Laser dentistry incorporates state-of-the-art technology in various aspects of dental health practice and treatment. Although laser dentistry may improve the precision of your treatment while minimizing pain and recovery time, the technology has yet to break into the mainstream of dentistry. It is estimated that approximately 5 percent of all dentists have lasers available in their offices today.
The potential for laser dentistry to improve dental treatment comes from the precision with which lasers can treat an area of focus, the control that laser dentists have over power output, and the duration of exposure on the skin.
Here are some of the major benefits associated with laser dentistry:
- Procedures performed using dental lasers may not require sutures.
- Certain laser dentistry procedures do not require anesthesia.
- Laser dentistry minimizes bleeding because the high-energy light beam aids in the clotting (coagulation) of exposed blood vessels, thus inhibiting blood loss.
- Bacterial infections are minimized because the high-energy beam sterilizes the area being worked on.
- Damage to surrounding tissue is minimized.
- Wounds heal faster and tissues can be regenerated.
The application of lasers in dentistry opens the door for dentists to perform a wide variety of dental procedures they otherwise may not be capable of performing. Dentists using lasers in dentistry have become adept at incorporating the state-of-the-art precision technology into a number of common and not-so-common procedures
- Benign Tumors: Dental lasers may be used for the painless and suture-free removal of benign tumors from the gums, palate, sides of cheeks and lips.
- Cavity Detector: Low intensity soft tissue dental lasers may be used for the early detection of cavities by providing a reading of the by-products produced by tooth decay.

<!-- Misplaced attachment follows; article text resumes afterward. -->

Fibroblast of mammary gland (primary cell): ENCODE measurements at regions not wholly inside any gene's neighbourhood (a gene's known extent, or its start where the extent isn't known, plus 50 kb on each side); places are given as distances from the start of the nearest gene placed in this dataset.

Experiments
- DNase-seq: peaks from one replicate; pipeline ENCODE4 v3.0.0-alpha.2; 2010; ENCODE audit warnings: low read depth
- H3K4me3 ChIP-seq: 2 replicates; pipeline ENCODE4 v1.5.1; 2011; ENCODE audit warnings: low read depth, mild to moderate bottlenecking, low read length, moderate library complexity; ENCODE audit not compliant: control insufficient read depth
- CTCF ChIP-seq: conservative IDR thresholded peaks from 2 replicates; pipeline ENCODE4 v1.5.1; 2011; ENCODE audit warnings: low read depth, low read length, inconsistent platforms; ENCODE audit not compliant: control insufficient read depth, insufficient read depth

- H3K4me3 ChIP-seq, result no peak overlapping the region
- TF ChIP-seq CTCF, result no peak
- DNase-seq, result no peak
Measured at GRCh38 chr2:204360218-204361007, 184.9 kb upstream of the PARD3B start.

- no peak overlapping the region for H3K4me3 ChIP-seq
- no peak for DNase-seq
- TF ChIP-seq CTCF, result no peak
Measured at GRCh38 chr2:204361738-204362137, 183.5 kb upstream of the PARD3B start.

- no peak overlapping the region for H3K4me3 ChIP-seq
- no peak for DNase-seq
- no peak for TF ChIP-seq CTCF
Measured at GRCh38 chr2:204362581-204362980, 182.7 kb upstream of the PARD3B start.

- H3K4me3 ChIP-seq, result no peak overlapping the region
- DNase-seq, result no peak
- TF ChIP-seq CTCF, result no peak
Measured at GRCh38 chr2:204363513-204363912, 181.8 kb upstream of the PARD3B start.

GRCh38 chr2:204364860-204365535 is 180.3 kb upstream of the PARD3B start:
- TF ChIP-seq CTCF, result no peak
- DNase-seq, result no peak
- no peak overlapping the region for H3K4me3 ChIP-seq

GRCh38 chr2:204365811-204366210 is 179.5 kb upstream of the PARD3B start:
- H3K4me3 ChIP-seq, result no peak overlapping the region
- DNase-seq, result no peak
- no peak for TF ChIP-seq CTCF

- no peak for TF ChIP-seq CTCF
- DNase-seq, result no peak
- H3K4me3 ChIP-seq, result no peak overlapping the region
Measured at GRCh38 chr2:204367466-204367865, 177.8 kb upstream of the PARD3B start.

- Viewing Tooth and Gum Tissues: Optical Coherence Tomography is a safer way to see inside tooth and gums in real time.
- Cold Sores: Low intensity dental lasers reduce pain associated with cold sores and minimize healing time.
- Crown Lengthening: Dental lasers can reshape gum tissue and bone to expose healthier tooth structure. Called crown lengthening, such reshaping provides a stronger foundation for a restoration.
- Dental Fillings: Hard tissue dental lasers may eliminate the need for a local anesthetic injection and the traditional turbine drill. Lasers used in dental filling procedures are capable of killing bacteria located in a cavity and this may lead to better long term tooth restorations.
- Muscle Attachment (Frenula): A laser frenectomy is an ideal treatment option for children who are tongue tied (restricted or tight frenulum) and babies unable to breast feed adequately due to limited tongue movement. A laser frenectomy may also help to eliminate speech impediments.
- Nerve Regeneration: Photobiomodulation can be used to regenerate damaged nerves, blood vessels, and scars.
- Sleep Apnea: In cases where sleep apnea is a result of a tissue overgrowth in areas of the throat (which sometimes occurs with age), a laser assisted uvuloplasty or laser assisted uvula palatoplasty (LAUP) procedure can be performed to reshape the throat and relieve the correlating breathing problems associated with sleep apnea.
- Soft Tissue Folds (Epulis): Dental lasers may be used for the painless and suture-free removal of soft tissue folds often caused by ill-fitting dentures.
- Teeth Whitening: Low intensity soft tissue dental lasers may be used to speed up the bleaching process associated with teeth whitening.
- Temporomandibular Joint Treatment: Dental lasers may be used to quickly reduce pain and inflammation of the temporomandibular jaw joint.
- Gummy Smile: Dental lasers can reshape gum tissue to expose healthy tooth structure and improve the appearance of a gummy smile.
- Tooth Sensitivity: Dental lasers may be used to seal tubules (located on the root of the tooth) that are responsible for hot and cold tooth sensitivity. 1